and you wonder why i wait to pack until the last minute

Because otherwise, I just end up doing things like cleaning out my closet. My closet has been perfectly tolerable as a disaster for the last several months, and then a day before I’m to leave for Africa, I pull everything out of it? Suddenly I’m concerned with the many dozen wire hangers I’ve accumulated over the year from my dry cleaners?

It’s like teaching. It expands to the amount you allot to it.

I’ve heard I am going to have trippy dreams as a result of the malaria pills I’ve started taking. My dreams are normally pretty tame, especially the recurrent one where I’m wandering around ASA asking everyone “Are you Drek?” I’ll report back about that.

The course I’m teaching in Malawi is introductory Stata training using the Malawi Demographic and Health Survey. If you’ve anything about Stata that you think introductions don’t emphasize or underscore enough, let me know.

Author: jeremy

I am the Ethel and John Lindgren Professor of Sociology and a Faculty Fellow in the Institute for Policy Research at Northwestern University.

6 thoughts on “and you wonder why i wait to pack until the last minute”

  1. I really wish I could take one of your Stata courses. The underlying principles of statistics are not so difficult as the unnatural language, DOS like commands of Stata. I really never got the hang of it, not even opening files, creating .do files, running the right commands, etc.

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  2. Hmmm. This is a case where being old helps. As I used to have to write all those commands for other software in the past, I find it a lot easier than flipping through menus and trying to guess what menu something is in. Icons without attached words befuddle that crap out of me — I can’t make any sense of them.

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  3. I would use that book by those guys called Long and Freese, it’s where I learned much of my stata tricks from

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  4. Unfortunately, I do not have your categorical data analysis book (though I have read parts and it is really helpful) — but the biggest Stata breakthrough that I had was when I really understood what the foreach and forvalues commands. My life became infinitely better after learning those two things. I can’t count the number of hours I lost trying to tell the difference between “foreach in” and “foreach of”.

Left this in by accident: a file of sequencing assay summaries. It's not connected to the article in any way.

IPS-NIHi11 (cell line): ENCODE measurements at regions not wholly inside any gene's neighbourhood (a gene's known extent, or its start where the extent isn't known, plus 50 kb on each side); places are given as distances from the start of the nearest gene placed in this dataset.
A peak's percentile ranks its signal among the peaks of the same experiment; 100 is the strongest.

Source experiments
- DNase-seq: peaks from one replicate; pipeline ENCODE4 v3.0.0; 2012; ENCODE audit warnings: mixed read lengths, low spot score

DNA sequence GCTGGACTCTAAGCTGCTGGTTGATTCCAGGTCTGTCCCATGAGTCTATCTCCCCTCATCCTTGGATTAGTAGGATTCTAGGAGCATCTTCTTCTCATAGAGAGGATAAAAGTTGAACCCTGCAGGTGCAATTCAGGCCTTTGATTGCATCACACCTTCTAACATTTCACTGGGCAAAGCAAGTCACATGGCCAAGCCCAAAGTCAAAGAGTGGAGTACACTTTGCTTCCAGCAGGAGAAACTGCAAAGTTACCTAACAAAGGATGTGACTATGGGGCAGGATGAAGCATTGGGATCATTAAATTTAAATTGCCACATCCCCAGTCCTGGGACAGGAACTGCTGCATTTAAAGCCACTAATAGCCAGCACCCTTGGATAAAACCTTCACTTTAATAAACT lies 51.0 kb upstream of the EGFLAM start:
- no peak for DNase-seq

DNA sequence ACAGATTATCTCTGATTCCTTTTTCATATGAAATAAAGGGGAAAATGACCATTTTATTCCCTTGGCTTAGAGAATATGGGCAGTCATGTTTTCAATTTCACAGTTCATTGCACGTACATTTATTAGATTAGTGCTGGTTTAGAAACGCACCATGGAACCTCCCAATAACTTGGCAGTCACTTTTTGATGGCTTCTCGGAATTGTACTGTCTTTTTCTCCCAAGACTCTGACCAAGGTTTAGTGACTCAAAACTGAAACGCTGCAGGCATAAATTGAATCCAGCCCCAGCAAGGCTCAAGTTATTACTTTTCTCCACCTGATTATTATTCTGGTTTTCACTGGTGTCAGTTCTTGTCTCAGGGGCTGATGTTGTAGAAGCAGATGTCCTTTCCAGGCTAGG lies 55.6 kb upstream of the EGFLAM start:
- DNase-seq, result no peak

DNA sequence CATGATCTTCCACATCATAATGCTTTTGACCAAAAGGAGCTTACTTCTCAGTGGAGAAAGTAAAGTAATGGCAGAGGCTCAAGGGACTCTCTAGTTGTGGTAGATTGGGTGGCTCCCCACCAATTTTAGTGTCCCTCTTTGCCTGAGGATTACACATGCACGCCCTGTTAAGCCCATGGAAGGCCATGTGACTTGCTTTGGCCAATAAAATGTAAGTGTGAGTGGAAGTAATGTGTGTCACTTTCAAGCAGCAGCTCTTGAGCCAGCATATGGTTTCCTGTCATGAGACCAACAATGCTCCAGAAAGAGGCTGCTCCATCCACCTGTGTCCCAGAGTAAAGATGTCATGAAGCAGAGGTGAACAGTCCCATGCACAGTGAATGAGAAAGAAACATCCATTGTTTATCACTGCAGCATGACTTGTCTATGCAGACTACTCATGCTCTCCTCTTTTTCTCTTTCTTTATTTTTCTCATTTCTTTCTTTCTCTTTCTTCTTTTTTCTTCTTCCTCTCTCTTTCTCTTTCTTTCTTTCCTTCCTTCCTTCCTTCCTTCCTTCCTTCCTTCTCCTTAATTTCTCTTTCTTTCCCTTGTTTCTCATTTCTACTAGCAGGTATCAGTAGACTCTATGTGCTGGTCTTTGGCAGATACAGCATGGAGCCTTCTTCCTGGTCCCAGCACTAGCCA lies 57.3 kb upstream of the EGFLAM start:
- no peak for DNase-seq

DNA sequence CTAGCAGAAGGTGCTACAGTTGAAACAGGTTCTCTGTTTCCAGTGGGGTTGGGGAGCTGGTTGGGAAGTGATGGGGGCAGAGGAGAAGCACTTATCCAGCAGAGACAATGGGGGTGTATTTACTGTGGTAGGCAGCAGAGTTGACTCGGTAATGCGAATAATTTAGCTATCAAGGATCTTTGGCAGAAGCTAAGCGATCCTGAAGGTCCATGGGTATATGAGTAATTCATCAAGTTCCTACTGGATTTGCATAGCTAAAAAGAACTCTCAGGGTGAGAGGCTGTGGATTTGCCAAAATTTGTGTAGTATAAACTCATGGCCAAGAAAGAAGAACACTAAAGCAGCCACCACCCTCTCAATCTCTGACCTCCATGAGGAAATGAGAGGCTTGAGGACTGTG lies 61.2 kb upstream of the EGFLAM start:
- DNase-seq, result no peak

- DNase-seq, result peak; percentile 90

belle – I hear your frustrations, but I can honestly say that the more you use it, the more natural it becomes. Just stick with it =)

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  5. I second the foreach and forvalues commands. Macros would also be a good bet. Neither of these things is exactly “introductory” but particularly for people who don’t have other programming experience I think they’re really not intuitive concepts. I’d hate to think how bad my RSI would be if I hadn’t learned to use forvalues liberally. Working with two cohorts of longitudinal data means that pretty much anything I do with a variable has to be done twice X twenty years or so. Having just pictured what that code would look like if forced to cut and paste, I think I’m going to have nightmares for weeks.

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  6. That you can always do a google for commands/programs and then do the net install– chances are someone’s thought of some neat way to something you’re doing–or at least a simpler, faster version.

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